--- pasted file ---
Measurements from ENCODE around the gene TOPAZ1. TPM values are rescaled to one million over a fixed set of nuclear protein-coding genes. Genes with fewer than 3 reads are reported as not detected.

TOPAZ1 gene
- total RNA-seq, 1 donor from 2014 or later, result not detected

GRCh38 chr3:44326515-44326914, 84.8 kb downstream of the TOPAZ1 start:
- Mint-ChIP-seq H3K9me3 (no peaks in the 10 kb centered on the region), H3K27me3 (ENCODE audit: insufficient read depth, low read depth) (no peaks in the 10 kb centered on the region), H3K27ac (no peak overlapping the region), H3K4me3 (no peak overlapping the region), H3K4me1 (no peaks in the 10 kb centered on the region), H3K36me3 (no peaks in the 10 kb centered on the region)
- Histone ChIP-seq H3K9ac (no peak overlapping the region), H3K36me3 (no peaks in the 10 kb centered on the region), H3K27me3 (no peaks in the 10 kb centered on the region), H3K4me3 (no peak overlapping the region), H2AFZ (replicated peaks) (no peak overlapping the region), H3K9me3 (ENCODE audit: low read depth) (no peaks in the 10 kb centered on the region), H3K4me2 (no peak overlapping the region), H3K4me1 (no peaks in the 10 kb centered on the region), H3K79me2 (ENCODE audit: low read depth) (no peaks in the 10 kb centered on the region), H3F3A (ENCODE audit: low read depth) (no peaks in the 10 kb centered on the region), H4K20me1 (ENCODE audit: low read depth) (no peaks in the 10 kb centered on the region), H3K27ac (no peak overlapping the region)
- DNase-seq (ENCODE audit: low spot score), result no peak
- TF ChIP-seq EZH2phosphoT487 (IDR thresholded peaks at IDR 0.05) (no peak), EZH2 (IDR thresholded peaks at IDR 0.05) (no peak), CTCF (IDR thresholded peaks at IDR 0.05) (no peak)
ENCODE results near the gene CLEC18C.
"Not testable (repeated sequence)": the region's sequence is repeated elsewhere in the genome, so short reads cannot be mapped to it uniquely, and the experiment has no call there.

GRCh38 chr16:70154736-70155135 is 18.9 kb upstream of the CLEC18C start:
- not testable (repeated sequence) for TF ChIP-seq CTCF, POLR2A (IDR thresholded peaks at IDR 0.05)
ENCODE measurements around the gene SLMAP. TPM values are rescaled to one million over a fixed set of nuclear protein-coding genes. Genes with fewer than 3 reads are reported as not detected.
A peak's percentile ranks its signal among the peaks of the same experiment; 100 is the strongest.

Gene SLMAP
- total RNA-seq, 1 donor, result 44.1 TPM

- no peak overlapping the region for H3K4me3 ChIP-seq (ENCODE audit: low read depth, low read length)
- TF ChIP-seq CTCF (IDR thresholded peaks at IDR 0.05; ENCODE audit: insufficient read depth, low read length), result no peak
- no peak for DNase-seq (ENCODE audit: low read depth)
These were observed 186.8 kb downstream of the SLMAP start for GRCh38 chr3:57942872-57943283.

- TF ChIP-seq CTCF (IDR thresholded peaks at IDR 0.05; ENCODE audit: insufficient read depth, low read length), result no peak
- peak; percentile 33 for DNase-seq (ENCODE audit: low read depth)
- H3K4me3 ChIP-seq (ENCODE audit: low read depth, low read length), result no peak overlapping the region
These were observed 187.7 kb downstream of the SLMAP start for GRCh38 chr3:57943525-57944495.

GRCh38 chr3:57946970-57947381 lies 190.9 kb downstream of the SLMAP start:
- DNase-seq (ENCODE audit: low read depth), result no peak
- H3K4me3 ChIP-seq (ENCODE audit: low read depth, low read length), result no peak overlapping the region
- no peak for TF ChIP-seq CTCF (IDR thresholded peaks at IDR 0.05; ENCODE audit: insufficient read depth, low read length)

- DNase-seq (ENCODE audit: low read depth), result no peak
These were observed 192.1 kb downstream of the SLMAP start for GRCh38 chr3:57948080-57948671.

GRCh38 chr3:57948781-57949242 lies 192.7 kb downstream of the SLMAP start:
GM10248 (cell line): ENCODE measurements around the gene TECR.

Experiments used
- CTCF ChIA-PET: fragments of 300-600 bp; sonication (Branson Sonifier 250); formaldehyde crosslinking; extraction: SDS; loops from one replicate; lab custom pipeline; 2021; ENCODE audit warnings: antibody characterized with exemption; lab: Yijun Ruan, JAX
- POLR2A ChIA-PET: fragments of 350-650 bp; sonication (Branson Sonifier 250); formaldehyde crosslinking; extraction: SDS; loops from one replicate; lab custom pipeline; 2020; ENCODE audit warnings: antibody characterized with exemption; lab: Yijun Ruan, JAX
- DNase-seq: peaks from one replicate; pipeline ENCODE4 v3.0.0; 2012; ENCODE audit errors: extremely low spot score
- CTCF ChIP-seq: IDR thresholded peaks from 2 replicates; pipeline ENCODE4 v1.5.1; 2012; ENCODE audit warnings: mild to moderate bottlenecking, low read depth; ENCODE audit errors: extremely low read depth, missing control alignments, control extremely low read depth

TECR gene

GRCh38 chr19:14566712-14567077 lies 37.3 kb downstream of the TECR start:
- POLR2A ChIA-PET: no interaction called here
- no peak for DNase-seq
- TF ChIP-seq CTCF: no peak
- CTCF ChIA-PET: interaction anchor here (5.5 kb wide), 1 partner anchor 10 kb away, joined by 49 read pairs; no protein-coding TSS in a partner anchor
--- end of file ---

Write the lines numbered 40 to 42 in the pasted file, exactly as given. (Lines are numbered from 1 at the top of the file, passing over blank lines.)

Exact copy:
- POLR2A ChIA-PET: no interaction called here
- no peak for DNase-seq
- TF ChIP-seq CTCF: no peak